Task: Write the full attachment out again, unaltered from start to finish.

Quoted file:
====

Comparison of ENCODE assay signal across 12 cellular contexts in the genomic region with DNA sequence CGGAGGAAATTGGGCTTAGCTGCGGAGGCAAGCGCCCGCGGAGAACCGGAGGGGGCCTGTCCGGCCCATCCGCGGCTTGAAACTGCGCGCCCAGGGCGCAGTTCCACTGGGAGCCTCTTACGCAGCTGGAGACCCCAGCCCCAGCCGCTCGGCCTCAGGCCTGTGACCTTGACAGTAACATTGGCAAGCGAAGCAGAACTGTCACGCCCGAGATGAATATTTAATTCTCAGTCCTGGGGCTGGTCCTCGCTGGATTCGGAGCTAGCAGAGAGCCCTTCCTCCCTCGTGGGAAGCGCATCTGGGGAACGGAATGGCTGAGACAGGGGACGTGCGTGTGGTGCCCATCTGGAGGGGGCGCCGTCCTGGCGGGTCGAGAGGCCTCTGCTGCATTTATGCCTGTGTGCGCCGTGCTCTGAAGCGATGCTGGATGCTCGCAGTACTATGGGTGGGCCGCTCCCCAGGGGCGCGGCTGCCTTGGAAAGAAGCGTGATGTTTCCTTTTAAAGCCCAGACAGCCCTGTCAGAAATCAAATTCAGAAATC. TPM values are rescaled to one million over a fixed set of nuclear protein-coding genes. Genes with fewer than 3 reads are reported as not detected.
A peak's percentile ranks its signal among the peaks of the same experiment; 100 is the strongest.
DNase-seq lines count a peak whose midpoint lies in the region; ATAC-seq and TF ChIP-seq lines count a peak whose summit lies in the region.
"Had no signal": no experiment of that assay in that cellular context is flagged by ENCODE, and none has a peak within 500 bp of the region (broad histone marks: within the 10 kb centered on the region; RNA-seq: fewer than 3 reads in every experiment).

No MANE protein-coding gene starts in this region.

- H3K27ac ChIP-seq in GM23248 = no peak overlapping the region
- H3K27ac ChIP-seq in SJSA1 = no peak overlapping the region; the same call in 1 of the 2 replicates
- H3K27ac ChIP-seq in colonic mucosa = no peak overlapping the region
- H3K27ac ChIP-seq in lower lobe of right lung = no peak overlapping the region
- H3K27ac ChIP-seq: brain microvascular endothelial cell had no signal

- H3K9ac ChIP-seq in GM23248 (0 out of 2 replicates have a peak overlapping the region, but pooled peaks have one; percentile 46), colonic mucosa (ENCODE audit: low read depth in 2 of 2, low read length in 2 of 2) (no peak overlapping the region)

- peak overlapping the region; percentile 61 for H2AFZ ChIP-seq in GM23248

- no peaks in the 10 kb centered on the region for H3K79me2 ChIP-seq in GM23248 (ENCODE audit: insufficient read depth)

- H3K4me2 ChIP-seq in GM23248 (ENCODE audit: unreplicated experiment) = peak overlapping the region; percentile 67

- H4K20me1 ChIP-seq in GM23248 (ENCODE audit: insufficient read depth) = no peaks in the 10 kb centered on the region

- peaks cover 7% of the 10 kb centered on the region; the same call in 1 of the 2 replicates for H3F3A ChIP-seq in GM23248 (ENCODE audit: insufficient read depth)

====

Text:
Comparison of ENCODE assay signal across 12 cellular contexts in the genomic region with DNA sequence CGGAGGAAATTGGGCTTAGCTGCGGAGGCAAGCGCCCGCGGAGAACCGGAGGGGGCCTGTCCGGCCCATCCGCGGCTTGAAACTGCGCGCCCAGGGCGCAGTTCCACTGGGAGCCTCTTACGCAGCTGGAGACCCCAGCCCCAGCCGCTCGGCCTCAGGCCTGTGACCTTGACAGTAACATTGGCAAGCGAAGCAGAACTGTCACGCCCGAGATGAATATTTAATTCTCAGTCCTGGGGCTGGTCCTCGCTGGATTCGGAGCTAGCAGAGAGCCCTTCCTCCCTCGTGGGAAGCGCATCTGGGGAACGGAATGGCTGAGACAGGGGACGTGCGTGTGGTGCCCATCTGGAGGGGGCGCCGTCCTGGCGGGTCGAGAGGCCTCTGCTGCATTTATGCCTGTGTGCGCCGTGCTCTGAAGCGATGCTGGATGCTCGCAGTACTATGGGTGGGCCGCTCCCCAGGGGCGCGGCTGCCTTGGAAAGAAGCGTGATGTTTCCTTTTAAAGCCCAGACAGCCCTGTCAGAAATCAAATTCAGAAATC. TPM values are rescaled to one million over a fixed set of nuclear protein-coding genes. Genes with fewer than 3 reads are reported as not detected.
A peak's percentile ranks its signal among the peaks of the same experiment; 100 is the strongest.
DNase-seq lines count a peak whose midpoint lies in the region; ATAC-seq and TF ChIP-seq lines count a peak whose summit lies in the region.
"Had no signal": no experiment of that assay in that cellular context is flagged by ENCODE, and none has a peak within 500 bp of the region (broad histone marks: within the 10 kb centered on the region; RNA-seq: fewer than 3 reads in every experiment).

No MANE protein-coding gene starts in this region.

- H3K27ac ChIP-seq in GM23248 = no peak overlapping the region
- H3K27ac ChIP-seq in SJSA1 = no peak overlapping the region; the same call in 1 of the 2 replicates
- H3K27ac ChIP-seq in colonic mucosa = no peak overlapping the region
- H3K27ac ChIP-seq in lower lobe of right lung = no peak overlapping the region
- H3K27ac ChIP-seq: brain microvascular endothelial cell had no signal

- H3K9ac ChIP-seq in GM23248 (0 out of 2 replicates have a peak overlapping the region, but pooled peaks have one; percentile 46), colonic mucosa (ENCODE audit: low read depth in 2 of 2, low read length in 2 of 2) (no peak overlapping the region)

- peak overlapping the region; percentile 61 for H2AFZ ChIP-seq in GM23248

- no peaks in the 10 kb centered on the region for H3K79me2 ChIP-seq in GM23248 (ENCODE audit: insufficient read depth)

- H3K4me2 ChIP-seq in GM23248 (ENCODE audit: unreplicated experiment) = peak overlapping the region; percentile 67

- H4K20me1 ChIP-seq in GM23248 (ENCODE audit: insufficient read depth) = no peaks in the 10 kb centered on the region

- peaks cover 7% of the 10 kb centered on the region; the same call in 1 of the 2 replicates for H3F3A ChIP-seq in GM23248 (ENCODE audit: insufficient read depth)